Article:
There is all this meta thinking and meta-analysis of art, with post-modernism and all that, trying to figure out what art is (which I’m not all that interested in). But one time, this one guy was saying that, although he couldn’t tell you what art is, he knows one thing for sure, that the subject of art is the human perception. I don’t know if that’s true, but the idea still resonated with me. So, I wasn’t so much trying to communicate a message, but trying to be honest to the condition that I’m in and my perception of things.

That’s also where a lot of the subjects have come from. A rock is meaningless. There’s no story to it. If there is one, you’d be projecting it. But I like the idea of the fluctuation of it having no innate meaning but you attribute some strange significance to it by painting it and putting it in a frame, you sacralise it. Generating value where there maybe isn’t.

Still life: Contemplation of two stones, Richard Elderton, oil on canvas over board, 320x765mm, 2024

We’ve talked before about you being somewhat avoidant of literal symbolism. I guess that very much applies to these as well. What is the purpose of the painted-on frames?

Yeah. With figurative art, you can elevate the thing you paint into an imaginary realm of the extraordinary. And an internal painted frame can reinforce this sense of importance by making the subject and the boundaries of the picture plane official, so to speak. But I got this idea of putting these crude, sort of almost-frames, on the edges as if only to suggest this potential; in a sense I want to leave it open as a question mark. Some, I didn’t paint the frames on for compositional reasons.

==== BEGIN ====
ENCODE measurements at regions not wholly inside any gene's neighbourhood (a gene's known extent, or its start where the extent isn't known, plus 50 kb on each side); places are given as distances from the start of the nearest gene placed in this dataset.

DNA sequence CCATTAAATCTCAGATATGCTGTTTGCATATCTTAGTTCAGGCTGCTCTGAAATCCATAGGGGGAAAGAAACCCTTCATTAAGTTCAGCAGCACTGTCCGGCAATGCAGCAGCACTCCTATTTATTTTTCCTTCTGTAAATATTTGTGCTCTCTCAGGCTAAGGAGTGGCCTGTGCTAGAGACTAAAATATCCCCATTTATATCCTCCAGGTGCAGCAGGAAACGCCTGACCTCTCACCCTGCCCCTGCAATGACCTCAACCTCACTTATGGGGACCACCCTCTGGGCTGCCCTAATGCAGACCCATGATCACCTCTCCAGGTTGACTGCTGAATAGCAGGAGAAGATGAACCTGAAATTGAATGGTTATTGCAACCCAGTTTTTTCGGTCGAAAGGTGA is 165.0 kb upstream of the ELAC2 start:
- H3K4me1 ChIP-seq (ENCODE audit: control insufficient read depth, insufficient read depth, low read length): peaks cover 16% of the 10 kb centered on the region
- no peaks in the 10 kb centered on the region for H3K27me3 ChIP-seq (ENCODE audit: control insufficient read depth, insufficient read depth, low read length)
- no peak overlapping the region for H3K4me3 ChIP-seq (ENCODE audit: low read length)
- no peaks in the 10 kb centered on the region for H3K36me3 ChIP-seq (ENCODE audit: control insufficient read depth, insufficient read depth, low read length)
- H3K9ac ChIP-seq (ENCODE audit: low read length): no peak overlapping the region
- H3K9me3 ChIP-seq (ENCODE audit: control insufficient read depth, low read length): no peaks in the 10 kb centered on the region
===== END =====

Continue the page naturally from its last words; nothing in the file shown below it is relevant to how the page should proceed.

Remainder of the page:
There’s an unfinished quality to those edges.

Particularly with Still life: Two stones I had this idea that the subject matter (the rocks) is a weird abstraction, and seen up close they’re just paint slathers. But somehow it implies space and light and volume. Then the backdrop could just be this quick wash or underpaint which the abstraction in the middle would give context to. So, you interpret those paint slathers as a rock on a table, even though it’s hardly that.

It does make you acutely aware of the objectness of the painting.

That was a part that I became increasingly conscious of. I wanted to lay bare the traces of the process, a grid, an underpainting, some pentimenti. All the paintings have this area of interest where basically ninety percent of the representation is confined to a small area of the canvas. The rest can be sketched in as long as the interest contextualises it properly. In photography I’ve heard of this term – punctum – which is a word for a point of interest. You can have all these lights and shades and abstract areas but that point of interest will orient the image somewhere in a reality.

It’s interesting that you’ve done pretty much only natural subject matter here, doing away with the science.

It might come back but definitely for this body of work I wanted to focus on nature. An interest of mine has been the tea garden. This idea of Japanese traditional gardening which in a way deals with nature. Bonsai is a good example, where the aesthetics try to recreate a natural landscape. Its miniature forms might echo that of a giant ancient tree but it’s carefully constructed. You have this weird bridging of still life and landscape, and within that, there is this deep contradiction between nature and artifice. The rock paintings for example bring a piece of nature but set it up as a still life. Then with the landscapes I wanted to keep the horizon line or ground near the lower edge of the canvas like they’re still-lives sitting on a table.